• Freedom of speech and the freedom of assembly.  Uh, really? Now, I understand that there are probably a hundred laws that are being broken during the wall-street protests, and whether I agree with them or not is a different story, but would they be given the freedom of assembly if they applied for a permit? I would think not. So our freedom of speech and assembly is only valid when it’s convenient for the government. We saw these freedoms challenged even more during the SOPA and PIPA bills that went before Congress recently.
  • Right to bear arms. Sorry for the image, I couldn’t help myself. I don’t own a weapon, but I do defend anyone’s right to protect themselves, their family, and their property. While the NRA is a little nutso at times, they have a done a wonderful job at protecting this freedom.
  • I’m not sure that rights really fall under freedoms, but we do have the right to a speedy trial. I have a case that has been going through the court system for four years now. That is about 1.6% of the time that the United States has actually been in existence as we know it today. If we stuck with that same timeline and the United States was 2000 years old, that would mean I could expect my case to be in the court system for 32 years.  Hardly speedy.
  • Right to a trial by jury. Bleh. What good is a jury if they can’t get all the information they need and people on the stand can only answer questions without elaborating on what they recalled.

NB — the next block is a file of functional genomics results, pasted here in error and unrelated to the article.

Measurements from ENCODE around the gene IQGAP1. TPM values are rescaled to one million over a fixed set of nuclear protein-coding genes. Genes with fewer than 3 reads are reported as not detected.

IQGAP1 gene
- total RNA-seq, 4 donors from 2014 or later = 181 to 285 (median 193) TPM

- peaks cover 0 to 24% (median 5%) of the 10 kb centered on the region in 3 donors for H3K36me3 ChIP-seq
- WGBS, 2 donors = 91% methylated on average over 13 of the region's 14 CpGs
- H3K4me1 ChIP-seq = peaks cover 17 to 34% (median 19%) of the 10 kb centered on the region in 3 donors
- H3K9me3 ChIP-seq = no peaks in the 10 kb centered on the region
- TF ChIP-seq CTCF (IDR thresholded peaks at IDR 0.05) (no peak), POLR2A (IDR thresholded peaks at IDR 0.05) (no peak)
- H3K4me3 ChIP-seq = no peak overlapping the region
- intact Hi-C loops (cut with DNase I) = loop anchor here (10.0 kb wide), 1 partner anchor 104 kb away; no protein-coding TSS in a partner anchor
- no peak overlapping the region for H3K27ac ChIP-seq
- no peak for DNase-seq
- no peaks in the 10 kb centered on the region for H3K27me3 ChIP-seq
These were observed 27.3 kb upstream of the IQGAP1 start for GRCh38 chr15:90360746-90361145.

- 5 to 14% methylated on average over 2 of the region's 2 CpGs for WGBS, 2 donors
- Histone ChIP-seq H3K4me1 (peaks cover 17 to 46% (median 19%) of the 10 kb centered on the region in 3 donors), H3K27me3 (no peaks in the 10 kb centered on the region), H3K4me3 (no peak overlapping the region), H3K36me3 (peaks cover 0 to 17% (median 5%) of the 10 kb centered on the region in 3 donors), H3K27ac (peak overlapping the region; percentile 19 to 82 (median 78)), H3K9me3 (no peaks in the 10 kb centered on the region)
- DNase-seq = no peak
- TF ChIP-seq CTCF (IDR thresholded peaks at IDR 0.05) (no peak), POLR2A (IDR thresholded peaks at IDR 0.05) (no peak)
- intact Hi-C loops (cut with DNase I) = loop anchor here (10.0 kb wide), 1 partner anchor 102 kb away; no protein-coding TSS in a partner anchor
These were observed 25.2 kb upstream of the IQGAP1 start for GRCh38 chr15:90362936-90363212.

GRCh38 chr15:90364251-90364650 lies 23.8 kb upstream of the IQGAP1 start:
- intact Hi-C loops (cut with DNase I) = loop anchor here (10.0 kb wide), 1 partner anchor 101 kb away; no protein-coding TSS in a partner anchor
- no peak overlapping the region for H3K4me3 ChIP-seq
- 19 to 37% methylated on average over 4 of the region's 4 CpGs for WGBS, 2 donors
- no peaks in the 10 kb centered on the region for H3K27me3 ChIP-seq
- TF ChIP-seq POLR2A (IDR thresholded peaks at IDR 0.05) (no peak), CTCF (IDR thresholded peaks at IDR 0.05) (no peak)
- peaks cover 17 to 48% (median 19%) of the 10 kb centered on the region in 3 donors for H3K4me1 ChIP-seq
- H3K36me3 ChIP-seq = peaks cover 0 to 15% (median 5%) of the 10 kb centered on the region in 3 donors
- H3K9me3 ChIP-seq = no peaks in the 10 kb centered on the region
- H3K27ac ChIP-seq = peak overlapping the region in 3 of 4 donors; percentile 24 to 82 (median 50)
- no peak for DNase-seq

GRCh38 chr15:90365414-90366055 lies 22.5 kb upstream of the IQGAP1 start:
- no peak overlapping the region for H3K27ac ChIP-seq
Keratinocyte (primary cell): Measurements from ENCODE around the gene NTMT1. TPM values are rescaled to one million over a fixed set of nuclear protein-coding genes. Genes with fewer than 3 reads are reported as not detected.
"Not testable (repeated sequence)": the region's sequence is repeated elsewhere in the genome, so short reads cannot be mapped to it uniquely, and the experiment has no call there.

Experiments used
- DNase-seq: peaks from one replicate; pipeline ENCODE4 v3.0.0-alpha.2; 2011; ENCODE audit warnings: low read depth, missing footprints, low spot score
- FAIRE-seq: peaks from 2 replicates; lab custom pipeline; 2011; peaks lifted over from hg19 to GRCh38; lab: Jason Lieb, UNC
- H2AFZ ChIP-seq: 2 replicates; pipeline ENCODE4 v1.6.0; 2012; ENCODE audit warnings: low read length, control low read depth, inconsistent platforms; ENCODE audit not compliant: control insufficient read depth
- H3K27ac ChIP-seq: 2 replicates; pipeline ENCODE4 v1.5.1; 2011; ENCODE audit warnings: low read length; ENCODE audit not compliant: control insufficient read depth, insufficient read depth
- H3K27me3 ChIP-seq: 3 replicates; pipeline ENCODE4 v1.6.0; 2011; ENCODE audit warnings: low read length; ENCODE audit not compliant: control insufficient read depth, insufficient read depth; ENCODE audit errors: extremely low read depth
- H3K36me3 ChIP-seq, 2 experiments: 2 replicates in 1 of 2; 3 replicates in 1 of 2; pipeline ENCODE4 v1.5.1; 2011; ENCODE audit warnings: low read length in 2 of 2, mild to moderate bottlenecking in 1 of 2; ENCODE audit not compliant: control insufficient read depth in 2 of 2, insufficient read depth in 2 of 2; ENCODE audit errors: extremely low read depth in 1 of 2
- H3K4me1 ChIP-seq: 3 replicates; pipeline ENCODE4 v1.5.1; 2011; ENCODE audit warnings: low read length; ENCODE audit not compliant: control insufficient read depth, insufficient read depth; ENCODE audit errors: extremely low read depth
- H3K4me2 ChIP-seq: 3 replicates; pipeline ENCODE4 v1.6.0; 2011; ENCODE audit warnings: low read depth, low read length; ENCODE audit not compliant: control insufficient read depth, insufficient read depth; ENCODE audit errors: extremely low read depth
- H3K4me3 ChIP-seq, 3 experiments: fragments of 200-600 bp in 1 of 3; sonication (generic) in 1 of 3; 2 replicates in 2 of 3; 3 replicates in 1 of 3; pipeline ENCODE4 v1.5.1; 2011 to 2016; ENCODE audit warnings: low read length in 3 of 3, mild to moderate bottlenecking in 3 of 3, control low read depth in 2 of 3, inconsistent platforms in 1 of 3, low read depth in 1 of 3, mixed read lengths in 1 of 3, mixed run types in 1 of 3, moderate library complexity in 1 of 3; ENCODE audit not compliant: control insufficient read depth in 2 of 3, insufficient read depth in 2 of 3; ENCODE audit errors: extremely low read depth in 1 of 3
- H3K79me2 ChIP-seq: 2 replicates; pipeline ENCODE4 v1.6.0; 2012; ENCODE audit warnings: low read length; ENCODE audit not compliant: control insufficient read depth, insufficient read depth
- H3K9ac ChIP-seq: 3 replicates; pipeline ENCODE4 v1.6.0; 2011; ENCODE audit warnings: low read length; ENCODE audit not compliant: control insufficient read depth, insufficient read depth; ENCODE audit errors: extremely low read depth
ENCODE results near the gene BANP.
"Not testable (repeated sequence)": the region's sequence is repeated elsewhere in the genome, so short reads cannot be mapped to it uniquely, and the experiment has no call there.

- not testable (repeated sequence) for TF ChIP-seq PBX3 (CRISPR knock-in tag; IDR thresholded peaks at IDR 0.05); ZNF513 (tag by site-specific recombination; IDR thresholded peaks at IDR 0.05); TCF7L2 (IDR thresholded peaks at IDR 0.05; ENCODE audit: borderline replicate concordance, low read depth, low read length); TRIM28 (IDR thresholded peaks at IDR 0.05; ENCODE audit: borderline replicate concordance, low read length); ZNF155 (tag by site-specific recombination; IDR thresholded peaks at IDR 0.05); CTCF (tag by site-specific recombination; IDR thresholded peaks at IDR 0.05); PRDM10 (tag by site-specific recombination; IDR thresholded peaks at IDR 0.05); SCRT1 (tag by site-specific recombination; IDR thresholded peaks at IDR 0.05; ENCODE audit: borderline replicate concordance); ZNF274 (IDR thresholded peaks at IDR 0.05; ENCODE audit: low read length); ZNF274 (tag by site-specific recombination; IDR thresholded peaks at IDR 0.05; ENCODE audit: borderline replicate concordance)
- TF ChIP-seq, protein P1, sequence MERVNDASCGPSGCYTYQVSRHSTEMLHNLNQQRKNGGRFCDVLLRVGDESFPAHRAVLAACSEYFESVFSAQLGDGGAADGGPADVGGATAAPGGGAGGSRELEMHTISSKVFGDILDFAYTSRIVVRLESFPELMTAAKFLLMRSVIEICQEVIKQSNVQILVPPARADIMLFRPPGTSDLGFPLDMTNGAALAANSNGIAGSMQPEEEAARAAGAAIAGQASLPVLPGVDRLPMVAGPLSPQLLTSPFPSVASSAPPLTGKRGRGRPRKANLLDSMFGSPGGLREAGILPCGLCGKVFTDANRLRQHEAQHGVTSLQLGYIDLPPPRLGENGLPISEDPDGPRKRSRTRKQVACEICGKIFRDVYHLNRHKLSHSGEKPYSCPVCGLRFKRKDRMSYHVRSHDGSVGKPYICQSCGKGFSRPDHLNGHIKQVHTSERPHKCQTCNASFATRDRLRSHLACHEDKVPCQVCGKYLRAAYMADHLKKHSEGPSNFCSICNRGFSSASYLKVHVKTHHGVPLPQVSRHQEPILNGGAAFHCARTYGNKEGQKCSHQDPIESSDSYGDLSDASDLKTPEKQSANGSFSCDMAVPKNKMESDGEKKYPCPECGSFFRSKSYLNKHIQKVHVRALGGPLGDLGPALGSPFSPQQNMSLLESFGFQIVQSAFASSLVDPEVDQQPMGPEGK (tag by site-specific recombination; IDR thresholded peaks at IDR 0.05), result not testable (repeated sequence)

• What are some more freedoms and what are your thoughts?

My list of freedoms we don’t have consist of nuances that I’m inconvenienced by in life or by things that I feel I should be able to do should I ever desire to do them. I can hardly be objective. Simple things like:

  • Not wearing a helmet on a motorcycle or bike. If I understand the risks involved (which there is a risk just getting on a motorcycle) and don’t mind if my head gets smashed in, I should be allowed to ride my motorcycle with no helmet. Now, before you go saying, “Yeah, that’s right”, you also have to understand about externalities. If you choose to ride your motorcycle with no helmet, you get in an accident, and the ambulance has to come out only to find you are dead and your family can’t pay the medical bills, your externality is that you have just helped to increase medical care by being irresponsible. You have in fact, even unknowingly, caused harm to someone else by raising the cost of medical expenses. So understand that when I list these things, you have to be able to afford any and all externality expenses and harm you may cause to someone else.
  • On second thought, I won’t list a bunch of things here. I’ll let you fill in the blanks or comment with the freedoms you feel have been taken from you.

We have seen many changes and restrictions on the freedoms that we do have.  What will the country look like in a thousand years if we continue to let the government run it’s course? Whether it means well or not, it’s headed down a dark path.  Remember, the United States is only 236 years old. A lot has changed in that time. Some good and some bad.

Gerald R. Ford wrote, “A government big enough to give you everything you need, is a government big enough to take everything you have….”

Thomas Jefferson wrote, “The course of history shows that as government grows, liberty decreases.”

The government imposes restrictions on us for various reasons – lobbying, safety, human rights, health, etc – and with each passing rule imposed, the government grows and our freedom and liberty decreases.

In the end, we sacrifice freedom for safety. Unfortunately, that idea of safety just compounds on itself. Meaning, people never think to take away safety regulations that inhibit fun or growth. They simply compound rule on rule, choking our freedoms tighter and tighter.